Apart from the implausibility of the theory because it has nothing to say about the personal incentives and constraints of actual decision makers, the theory does not stack up empirically. A reasonable survey of how the government has gown—that is, an accounting of what it has come to do more often and what it has undertaken now and then to do for the first time—must conclude that only a small proportion of all government activities has anything to do with externalities. One need only examine an organization chart for the government, leaf through the Federal Register, or scrutinize U.S. Statutes at large, not to mention the detailed budget documents. Evidence of the alleged connection rarely appears. Studies that have sought to find a relation between the growth of government and proxies for growing externality problems (e.g., population density, urbanization, ratio of manufacturing to agricultural activities) have found little or nothing (Borcherding 1977, p. 53; 1985, p. 368; Mueller 1987, p. 119).

The theory of government as fixer of externalities is often quite backwards. Governments themselves compose “the prototypical sector in which decision makers do not take accurate account of all the costs as well as all the benefits of each activity” (Yeager 1983, p. 125). In reality, the government is more likely to cause a negative externality than to reduce one. Since the recent revelations in Eastern Europe and the Soviet Union, everyone has become aware of the vast environmental destruction wreaked by government officials there, but one need not rely on these egregious cases to establish the point. According to studies of the United States cited by James Bennett and Manuel Johnson (1980, pp. 133-34),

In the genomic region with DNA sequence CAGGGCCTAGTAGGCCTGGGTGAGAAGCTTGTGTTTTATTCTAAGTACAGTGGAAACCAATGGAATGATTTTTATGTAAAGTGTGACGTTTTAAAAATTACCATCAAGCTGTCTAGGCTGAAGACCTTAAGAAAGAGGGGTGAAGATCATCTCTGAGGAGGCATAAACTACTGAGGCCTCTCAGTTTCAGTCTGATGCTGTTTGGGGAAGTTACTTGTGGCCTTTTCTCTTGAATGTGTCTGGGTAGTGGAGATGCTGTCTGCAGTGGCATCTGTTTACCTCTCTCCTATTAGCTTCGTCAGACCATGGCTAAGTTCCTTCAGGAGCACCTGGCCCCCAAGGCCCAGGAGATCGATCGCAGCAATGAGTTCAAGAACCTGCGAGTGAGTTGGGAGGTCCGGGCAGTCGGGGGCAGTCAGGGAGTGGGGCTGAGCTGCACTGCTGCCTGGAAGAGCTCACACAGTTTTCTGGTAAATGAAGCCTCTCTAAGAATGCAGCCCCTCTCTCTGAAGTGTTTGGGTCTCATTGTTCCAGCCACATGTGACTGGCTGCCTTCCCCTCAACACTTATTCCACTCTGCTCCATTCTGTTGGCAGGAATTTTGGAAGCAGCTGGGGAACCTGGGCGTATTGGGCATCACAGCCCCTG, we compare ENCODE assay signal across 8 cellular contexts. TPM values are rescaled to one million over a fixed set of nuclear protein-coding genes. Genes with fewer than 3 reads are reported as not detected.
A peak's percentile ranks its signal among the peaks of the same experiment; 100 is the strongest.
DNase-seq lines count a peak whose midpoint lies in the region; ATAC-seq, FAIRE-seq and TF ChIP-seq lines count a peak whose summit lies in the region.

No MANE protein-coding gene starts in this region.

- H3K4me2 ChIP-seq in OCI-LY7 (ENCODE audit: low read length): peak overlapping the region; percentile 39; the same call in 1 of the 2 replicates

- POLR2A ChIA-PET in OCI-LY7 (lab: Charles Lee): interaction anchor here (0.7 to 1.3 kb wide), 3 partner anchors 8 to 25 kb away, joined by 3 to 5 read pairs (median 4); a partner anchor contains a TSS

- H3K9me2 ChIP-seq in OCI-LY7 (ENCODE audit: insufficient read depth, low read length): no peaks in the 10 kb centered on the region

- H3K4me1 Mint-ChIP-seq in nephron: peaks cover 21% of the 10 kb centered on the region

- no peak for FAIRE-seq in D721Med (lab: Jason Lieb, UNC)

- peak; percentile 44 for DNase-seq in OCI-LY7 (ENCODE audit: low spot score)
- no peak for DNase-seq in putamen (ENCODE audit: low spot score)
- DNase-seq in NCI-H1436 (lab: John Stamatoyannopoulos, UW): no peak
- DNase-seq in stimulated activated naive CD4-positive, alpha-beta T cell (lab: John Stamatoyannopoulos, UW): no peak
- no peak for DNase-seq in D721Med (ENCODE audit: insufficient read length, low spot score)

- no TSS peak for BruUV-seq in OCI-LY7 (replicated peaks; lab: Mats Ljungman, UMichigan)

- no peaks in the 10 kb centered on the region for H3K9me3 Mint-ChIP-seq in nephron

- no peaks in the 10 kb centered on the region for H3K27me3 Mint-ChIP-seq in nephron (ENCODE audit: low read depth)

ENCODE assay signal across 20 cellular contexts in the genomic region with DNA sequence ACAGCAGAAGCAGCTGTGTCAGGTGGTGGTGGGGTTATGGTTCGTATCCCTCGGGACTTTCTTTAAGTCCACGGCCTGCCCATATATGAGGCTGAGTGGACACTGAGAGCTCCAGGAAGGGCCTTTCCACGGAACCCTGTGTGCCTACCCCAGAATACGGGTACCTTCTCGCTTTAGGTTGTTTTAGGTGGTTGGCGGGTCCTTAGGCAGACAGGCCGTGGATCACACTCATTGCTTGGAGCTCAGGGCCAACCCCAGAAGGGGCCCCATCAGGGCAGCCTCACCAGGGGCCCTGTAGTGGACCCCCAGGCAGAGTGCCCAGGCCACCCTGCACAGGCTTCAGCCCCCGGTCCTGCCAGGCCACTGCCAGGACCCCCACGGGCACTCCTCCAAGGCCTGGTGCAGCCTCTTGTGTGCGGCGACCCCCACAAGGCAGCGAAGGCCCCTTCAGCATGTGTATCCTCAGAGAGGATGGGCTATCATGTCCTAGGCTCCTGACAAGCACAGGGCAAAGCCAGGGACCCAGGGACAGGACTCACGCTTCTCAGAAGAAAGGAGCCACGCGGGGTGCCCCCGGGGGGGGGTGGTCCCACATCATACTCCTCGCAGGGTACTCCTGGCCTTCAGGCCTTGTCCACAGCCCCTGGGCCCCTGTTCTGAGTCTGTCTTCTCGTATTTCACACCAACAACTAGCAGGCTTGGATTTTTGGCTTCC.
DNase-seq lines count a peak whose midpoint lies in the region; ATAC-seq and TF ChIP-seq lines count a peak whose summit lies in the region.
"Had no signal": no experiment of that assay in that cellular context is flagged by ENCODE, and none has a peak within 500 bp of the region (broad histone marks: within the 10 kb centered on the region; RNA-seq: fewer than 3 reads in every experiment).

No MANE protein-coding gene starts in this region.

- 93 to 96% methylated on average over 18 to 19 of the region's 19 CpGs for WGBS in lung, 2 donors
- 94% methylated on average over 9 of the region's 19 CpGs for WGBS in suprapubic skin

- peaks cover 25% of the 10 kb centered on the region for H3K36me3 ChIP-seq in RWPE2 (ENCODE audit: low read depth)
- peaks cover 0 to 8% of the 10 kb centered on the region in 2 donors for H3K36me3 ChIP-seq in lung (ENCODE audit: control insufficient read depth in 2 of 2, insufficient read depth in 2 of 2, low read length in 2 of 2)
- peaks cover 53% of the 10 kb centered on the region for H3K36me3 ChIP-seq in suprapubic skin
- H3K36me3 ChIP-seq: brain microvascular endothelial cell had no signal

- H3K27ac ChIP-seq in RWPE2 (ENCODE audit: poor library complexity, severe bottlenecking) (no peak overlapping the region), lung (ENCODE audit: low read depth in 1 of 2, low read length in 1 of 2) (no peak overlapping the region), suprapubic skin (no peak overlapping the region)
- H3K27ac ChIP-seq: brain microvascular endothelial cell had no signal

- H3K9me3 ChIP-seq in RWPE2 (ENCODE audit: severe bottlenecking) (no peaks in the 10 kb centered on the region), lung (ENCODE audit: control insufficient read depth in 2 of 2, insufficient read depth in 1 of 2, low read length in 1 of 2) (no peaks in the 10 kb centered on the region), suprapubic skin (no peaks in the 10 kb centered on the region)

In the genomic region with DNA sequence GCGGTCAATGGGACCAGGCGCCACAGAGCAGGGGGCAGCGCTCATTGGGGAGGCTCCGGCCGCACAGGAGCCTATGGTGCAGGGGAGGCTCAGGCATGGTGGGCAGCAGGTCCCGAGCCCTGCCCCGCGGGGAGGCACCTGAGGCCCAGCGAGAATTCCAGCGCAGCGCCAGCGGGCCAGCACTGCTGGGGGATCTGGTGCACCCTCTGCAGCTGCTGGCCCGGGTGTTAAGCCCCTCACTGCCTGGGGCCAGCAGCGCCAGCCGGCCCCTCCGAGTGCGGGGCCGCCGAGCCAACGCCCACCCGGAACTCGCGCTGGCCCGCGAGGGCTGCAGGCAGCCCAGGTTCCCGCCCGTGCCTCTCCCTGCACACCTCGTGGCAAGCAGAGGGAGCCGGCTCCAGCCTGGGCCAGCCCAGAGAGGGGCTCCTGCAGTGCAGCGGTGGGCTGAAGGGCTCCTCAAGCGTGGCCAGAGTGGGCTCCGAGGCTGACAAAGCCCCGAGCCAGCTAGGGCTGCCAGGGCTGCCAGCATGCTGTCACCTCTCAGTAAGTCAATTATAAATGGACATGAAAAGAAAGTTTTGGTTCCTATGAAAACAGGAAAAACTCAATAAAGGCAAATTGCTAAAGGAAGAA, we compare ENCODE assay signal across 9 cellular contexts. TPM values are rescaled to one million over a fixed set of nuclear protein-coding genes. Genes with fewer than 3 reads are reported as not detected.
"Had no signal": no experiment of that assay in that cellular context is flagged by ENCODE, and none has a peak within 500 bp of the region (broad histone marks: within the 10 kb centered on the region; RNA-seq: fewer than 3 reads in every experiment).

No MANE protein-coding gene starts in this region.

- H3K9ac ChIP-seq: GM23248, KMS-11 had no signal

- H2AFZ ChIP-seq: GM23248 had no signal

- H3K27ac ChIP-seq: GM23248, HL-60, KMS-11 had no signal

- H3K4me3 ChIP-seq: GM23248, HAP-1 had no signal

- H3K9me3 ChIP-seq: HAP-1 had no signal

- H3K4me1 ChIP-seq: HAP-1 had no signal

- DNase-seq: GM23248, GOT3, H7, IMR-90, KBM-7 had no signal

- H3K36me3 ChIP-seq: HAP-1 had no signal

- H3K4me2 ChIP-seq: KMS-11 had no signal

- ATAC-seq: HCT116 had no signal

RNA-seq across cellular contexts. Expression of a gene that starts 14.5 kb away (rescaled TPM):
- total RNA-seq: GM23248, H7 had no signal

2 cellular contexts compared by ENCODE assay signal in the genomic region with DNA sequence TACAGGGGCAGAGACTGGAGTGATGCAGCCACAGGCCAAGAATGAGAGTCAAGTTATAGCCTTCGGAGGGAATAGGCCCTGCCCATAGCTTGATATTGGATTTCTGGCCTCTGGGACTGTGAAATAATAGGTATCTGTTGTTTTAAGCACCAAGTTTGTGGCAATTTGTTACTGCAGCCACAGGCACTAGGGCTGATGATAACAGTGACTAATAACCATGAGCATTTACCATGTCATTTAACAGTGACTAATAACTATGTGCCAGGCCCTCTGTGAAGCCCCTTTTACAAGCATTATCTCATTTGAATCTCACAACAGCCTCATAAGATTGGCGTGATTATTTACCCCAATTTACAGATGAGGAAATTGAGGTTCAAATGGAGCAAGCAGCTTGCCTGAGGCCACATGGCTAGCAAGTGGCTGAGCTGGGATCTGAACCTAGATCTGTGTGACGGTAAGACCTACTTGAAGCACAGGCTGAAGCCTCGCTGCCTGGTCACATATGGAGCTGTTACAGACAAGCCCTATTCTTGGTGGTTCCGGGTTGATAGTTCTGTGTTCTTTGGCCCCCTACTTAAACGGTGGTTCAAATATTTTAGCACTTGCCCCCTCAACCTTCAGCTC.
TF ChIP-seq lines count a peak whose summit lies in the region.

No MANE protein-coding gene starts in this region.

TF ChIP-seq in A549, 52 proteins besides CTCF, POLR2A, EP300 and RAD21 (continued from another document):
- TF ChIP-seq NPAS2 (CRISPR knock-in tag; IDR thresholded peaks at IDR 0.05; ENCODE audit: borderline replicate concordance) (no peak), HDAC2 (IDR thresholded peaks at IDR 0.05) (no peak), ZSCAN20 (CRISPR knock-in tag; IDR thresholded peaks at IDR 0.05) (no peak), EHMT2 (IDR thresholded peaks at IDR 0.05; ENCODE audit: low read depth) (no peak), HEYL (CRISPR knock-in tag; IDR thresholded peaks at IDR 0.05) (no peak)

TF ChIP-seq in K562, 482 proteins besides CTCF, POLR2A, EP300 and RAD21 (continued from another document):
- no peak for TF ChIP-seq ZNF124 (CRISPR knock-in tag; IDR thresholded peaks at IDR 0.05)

federal government agencies emit huge quantities of pollutants into the water and atmosphere. The U.S. Department of Defense alone discharges over 335 million gallons of human waste per day, of which 30 percent received secondary treatment or less. The Tennessee Valley Authority (TVA) is the country’s largest sulfur dioxide polluter, accounting for 38 percent of total sulfur emissions in the Southeast U.S., and its compliance record with pollution laws is only 16 percent as compared to 74 percent for all utilities nationally.

Recent press reports tell us, and government spokesmen such as Energy Secretary James Watkins admit (Wall Street Journal, November 27, 1989), that the government’s plants for manufacturing nuclear materials have been poisoning the surrounding air, land, and water for decades while hiding behind their top-secret national security classification. The Energy Department forecasts that the future expense of cleaning up this mess will accumulate to more than $80 billion (Wall Street Journal, December 12, 1988). Nor are the nuclear plants the only problem of this sort. Already 87 military installations have been placed on or proposed for the Superfund list of the nation’s most dangerous toxic-waste sites, and more than a hundred other military facilities may be added to the list. A Newsday study concluded that “the armed forces have been slow to move, have resisted state regulators’ efforts to force compliance with environmental laws, and continue to violate anti-pollution laws even as officials in Washington, D.C., insist their bases are trying to be better neighbors” (Seattle Times, February 5, 1990).